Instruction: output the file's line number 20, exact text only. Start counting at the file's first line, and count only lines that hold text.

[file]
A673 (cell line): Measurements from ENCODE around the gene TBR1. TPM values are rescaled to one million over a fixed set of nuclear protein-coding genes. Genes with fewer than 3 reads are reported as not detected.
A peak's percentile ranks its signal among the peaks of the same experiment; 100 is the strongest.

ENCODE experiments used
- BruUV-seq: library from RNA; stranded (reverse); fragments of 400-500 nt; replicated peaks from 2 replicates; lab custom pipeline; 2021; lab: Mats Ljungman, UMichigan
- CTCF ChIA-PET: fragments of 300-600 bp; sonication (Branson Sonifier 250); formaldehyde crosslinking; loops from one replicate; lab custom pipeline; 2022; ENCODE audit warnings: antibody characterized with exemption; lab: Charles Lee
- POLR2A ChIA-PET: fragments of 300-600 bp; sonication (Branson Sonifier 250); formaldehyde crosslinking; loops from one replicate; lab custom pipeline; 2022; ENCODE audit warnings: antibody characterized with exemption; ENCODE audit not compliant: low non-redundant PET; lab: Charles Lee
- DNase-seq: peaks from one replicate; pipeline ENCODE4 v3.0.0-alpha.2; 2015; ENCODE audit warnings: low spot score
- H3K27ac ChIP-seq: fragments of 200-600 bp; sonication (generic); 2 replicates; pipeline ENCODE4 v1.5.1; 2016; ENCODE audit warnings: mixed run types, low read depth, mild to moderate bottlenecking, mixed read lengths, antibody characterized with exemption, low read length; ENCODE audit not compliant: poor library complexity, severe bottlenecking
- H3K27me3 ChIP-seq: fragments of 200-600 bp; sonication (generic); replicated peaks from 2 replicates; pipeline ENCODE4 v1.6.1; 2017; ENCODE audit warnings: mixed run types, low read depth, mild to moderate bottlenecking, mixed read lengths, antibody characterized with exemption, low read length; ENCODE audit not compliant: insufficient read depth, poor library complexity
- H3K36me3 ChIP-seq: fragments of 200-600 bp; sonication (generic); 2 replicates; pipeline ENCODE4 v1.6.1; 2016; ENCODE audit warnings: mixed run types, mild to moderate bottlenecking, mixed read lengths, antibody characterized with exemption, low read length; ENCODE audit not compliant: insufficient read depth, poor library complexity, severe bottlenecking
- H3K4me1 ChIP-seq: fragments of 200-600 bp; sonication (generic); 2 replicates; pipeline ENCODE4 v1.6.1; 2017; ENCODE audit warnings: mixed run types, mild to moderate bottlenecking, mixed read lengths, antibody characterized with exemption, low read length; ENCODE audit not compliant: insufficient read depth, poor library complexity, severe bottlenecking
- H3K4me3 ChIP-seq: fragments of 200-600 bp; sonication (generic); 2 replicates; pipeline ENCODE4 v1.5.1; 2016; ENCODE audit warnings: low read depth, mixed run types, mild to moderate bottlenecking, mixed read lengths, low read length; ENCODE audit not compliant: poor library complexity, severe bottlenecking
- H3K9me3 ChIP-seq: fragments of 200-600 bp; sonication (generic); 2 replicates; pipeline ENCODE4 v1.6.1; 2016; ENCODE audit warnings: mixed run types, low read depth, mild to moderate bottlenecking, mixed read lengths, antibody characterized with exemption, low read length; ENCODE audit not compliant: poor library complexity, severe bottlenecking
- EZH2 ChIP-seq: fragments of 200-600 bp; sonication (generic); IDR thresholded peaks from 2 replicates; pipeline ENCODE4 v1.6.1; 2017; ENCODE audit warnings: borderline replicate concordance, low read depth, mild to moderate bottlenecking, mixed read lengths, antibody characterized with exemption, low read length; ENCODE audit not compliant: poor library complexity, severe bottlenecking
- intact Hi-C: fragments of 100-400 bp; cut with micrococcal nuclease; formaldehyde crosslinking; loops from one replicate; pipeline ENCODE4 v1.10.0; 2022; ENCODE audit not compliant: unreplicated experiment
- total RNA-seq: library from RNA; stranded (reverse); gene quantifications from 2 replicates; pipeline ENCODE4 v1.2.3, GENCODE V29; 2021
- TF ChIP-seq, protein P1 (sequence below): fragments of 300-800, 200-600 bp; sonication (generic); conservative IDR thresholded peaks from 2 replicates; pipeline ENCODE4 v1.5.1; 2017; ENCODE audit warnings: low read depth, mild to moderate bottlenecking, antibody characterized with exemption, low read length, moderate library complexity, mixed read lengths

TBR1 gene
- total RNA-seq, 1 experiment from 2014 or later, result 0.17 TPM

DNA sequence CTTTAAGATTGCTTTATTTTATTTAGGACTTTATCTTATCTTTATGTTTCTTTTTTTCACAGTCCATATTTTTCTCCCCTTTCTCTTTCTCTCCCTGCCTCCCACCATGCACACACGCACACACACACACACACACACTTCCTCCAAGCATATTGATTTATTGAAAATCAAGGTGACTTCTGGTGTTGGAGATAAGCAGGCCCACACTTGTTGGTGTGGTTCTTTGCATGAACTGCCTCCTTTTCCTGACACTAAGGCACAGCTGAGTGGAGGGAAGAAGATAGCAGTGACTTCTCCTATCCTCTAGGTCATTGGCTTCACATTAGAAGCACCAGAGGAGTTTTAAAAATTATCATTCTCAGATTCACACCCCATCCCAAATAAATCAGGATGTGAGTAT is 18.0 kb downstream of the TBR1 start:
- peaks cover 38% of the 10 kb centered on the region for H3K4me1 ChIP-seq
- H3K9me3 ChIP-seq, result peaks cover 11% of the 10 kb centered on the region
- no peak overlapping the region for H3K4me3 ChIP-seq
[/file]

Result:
DNA sequence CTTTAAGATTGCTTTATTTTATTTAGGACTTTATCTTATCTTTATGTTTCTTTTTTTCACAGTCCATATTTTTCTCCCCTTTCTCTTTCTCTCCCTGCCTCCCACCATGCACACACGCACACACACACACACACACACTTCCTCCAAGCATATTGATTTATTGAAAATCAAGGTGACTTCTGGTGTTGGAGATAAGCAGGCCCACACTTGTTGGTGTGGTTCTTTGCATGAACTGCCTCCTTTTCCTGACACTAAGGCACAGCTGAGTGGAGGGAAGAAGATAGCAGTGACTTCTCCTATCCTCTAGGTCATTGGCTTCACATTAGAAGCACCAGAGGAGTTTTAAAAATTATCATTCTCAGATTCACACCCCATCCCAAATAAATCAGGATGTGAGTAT is 18.0 kb downstream of the TBR1 start: